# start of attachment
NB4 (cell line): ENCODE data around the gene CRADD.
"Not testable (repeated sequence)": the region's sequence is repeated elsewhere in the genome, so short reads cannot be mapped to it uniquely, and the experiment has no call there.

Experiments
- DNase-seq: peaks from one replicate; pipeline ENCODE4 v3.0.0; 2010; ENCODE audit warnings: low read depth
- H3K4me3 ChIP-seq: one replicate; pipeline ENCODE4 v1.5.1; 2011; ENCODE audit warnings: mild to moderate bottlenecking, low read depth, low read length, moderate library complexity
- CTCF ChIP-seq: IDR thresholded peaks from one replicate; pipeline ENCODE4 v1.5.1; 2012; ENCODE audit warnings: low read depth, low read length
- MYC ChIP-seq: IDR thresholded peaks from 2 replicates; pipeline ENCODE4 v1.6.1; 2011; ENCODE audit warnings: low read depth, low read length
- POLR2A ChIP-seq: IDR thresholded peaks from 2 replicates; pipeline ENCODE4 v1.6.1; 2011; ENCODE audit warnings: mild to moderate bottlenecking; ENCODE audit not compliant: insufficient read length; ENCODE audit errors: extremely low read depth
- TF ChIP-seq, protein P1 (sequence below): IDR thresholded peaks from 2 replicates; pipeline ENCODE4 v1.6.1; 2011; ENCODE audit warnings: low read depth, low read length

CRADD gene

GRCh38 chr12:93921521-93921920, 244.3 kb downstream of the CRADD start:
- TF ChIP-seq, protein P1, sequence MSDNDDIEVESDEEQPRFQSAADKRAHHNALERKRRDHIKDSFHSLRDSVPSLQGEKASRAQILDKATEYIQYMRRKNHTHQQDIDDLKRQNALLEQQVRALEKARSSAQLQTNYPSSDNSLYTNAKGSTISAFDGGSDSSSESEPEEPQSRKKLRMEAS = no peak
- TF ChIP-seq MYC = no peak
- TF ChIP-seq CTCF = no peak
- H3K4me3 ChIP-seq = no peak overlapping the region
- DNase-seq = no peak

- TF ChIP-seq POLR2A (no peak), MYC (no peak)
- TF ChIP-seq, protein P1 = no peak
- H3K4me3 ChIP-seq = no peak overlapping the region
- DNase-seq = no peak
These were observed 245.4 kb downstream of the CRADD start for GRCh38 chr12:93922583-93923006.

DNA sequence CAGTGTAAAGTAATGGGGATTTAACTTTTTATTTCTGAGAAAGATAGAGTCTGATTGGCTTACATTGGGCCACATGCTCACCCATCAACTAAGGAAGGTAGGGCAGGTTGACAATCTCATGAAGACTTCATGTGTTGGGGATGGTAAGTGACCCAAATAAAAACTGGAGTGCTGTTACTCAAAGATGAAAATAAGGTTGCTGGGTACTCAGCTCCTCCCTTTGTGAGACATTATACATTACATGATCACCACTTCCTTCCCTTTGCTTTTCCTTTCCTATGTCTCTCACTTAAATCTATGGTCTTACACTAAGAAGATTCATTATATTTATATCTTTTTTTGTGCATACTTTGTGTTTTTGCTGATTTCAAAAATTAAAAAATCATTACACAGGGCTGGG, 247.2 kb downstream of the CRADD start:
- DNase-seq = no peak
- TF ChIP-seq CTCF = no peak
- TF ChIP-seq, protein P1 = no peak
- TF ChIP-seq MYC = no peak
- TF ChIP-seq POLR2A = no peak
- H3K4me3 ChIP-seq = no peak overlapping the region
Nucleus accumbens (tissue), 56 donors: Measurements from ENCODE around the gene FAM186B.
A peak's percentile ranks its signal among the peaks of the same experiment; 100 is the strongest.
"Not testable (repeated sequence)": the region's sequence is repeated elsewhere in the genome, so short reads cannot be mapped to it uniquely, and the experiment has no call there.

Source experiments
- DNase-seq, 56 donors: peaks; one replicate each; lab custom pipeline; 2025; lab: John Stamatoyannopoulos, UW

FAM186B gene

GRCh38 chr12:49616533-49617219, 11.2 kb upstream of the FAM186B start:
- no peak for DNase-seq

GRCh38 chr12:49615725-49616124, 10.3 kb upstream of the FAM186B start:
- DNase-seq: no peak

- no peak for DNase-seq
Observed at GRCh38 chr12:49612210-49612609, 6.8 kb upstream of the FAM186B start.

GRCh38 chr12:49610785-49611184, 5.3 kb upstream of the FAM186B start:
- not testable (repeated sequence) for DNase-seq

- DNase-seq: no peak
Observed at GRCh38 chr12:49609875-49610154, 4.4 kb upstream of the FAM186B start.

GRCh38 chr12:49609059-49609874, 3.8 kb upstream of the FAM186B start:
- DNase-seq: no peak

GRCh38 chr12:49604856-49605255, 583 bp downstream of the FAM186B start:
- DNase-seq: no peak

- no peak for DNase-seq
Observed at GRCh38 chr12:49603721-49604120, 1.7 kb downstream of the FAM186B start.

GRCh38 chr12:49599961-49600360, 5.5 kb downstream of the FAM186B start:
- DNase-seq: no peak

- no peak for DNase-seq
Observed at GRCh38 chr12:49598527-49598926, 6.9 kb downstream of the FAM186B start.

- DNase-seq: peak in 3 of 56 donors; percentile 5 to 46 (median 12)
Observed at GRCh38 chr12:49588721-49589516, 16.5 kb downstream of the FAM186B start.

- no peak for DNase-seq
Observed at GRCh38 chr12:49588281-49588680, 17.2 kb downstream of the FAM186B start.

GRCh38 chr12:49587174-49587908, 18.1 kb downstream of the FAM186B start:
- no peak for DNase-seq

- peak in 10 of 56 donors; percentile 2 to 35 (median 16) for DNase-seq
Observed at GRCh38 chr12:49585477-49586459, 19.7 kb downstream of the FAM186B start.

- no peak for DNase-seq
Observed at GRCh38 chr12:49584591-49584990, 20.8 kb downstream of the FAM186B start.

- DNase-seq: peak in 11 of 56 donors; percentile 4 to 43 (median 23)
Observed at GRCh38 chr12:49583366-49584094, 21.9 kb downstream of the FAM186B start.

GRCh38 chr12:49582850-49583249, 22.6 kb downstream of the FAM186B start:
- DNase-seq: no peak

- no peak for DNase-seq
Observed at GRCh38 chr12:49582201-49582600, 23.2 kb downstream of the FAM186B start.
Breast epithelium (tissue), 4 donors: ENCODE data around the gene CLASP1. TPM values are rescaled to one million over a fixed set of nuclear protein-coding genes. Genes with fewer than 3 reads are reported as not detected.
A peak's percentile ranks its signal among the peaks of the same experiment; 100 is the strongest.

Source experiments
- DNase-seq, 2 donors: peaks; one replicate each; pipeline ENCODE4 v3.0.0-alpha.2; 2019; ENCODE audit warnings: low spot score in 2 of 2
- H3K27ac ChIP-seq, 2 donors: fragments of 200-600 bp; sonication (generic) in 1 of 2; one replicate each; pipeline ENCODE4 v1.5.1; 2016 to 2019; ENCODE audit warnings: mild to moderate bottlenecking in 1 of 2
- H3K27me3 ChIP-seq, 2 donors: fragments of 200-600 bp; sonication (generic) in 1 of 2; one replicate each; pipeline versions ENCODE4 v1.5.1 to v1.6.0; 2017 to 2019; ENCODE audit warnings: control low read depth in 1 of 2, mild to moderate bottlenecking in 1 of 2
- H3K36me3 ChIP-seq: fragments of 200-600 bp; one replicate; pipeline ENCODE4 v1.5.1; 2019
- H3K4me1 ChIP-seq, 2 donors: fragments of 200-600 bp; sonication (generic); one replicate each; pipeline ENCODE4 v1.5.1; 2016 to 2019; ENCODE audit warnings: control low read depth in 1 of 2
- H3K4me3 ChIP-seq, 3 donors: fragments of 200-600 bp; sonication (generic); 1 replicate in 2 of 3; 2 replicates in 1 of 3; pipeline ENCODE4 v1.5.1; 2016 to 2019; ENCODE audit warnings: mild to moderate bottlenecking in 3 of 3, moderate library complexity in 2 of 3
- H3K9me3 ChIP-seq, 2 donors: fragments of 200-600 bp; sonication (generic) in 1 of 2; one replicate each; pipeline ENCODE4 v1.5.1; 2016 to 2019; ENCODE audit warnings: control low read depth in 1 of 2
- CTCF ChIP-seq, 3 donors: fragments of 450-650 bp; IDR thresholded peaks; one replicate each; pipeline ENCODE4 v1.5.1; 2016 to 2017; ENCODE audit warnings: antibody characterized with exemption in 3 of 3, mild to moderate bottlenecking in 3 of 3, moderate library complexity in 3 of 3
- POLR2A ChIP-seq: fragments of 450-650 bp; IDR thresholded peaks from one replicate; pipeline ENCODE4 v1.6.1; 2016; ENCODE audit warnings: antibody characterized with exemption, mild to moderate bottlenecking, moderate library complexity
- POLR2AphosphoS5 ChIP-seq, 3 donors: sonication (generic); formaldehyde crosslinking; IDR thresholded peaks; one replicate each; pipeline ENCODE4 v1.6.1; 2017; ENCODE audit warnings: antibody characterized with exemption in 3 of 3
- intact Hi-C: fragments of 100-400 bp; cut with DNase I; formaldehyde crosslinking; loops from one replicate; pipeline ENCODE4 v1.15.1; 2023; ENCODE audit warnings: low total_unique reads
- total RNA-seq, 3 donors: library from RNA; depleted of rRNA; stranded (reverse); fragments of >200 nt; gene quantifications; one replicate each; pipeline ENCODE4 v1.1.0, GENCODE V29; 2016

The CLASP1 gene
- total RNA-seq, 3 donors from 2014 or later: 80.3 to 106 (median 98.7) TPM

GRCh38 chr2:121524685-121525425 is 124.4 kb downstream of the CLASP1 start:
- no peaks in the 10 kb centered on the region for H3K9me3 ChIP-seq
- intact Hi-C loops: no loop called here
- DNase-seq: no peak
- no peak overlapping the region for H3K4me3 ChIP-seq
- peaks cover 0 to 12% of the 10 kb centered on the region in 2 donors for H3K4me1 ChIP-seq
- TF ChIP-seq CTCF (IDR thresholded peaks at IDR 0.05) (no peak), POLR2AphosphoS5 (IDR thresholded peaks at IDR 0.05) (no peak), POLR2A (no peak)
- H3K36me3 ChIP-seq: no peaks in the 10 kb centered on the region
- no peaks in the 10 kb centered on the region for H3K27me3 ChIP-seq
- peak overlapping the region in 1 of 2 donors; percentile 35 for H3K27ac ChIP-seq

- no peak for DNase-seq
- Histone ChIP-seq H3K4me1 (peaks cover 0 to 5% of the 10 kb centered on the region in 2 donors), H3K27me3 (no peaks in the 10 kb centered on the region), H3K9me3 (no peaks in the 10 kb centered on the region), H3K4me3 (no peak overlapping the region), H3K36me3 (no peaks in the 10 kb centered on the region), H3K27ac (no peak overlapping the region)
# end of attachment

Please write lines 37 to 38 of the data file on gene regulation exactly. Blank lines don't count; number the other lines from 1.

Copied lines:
GRCh38 chr12:49615725-49616124, 10.3 kb upstream of the FAM186B start:
- DNase-seq: no peak